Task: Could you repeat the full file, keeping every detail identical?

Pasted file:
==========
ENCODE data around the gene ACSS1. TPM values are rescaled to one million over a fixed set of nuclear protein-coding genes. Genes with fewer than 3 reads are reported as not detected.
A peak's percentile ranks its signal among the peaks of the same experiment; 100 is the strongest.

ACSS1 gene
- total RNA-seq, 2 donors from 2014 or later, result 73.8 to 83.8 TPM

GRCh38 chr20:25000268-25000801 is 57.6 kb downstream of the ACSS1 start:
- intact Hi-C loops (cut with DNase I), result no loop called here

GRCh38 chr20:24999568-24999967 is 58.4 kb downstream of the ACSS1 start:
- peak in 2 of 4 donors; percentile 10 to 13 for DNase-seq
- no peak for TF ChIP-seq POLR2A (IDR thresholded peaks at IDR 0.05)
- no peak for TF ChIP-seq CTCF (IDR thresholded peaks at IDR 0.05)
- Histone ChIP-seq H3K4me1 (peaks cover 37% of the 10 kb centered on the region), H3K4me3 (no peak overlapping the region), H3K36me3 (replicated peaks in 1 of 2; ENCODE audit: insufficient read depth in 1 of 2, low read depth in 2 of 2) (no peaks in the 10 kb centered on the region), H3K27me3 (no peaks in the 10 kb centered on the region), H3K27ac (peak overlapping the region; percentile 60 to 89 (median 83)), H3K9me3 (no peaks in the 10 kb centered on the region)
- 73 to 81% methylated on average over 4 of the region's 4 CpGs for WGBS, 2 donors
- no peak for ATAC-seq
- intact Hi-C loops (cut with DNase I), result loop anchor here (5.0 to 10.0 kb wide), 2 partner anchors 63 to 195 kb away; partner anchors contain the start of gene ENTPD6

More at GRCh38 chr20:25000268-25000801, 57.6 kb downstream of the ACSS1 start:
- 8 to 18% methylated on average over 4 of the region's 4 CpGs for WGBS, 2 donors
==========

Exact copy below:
ENCODE data around the gene ACSS1. TPM values are rescaled to one million over a fixed set of nuclear protein-coding genes. Genes with fewer than 3 reads are reported as not detected.
A peak's percentile ranks its signal among the peaks of the same experiment; 100 is the strongest.

ACSS1 gene
- total RNA-seq, 2 donors from 2014 or later, result 73.8 to 83.8 TPM

GRCh38 chr20:25000268-25000801 is 57.6 kb downstream of the ACSS1 start:
- intact Hi-C loops (cut with DNase I), result no loop called here

GRCh38 chr20:24999568-24999967 is 58.4 kb downstream of the ACSS1 start:
- peak in 2 of 4 donors; percentile 10 to 13 for DNase-seq
- no peak for TF ChIP-seq POLR2A (IDR thresholded peaks at IDR 0.05)
- no peak for TF ChIP-seq CTCF (IDR thresholded peaks at IDR 0.05)
- Histone ChIP-seq H3K4me1 (peaks cover 37% of the 10 kb centered on the region), H3K4me3 (no peak overlapping the region), H3K36me3 (replicated peaks in 1 of 2; ENCODE audit: insufficient read depth in 1 of 2, low read depth in 2 of 2) (no peaks in the 10 kb centered on the region), H3K27me3 (no peaks in the 10 kb centered on the region), H3K27ac (peak overlapping the region; percentile 60 to 89 (median 83)), H3K9me3 (no peaks in the 10 kb centered on the region)
- 73 to 81% methylated on average over 4 of the region's 4 CpGs for WGBS, 2 donors
- no peak for ATAC-seq
- intact Hi-C loops (cut with DNase I), result loop anchor here (5.0 to 10.0 kb wide), 2 partner anchors 63 to 195 kb away; partner anchors contain the start of gene ENTPD6

More at GRCh38 chr20:25000268-25000801, 57.6 kb downstream of the ACSS1 start:
- 8 to 18% methylated on average over 4 of the region's 4 CpGs for WGBS, 2 donors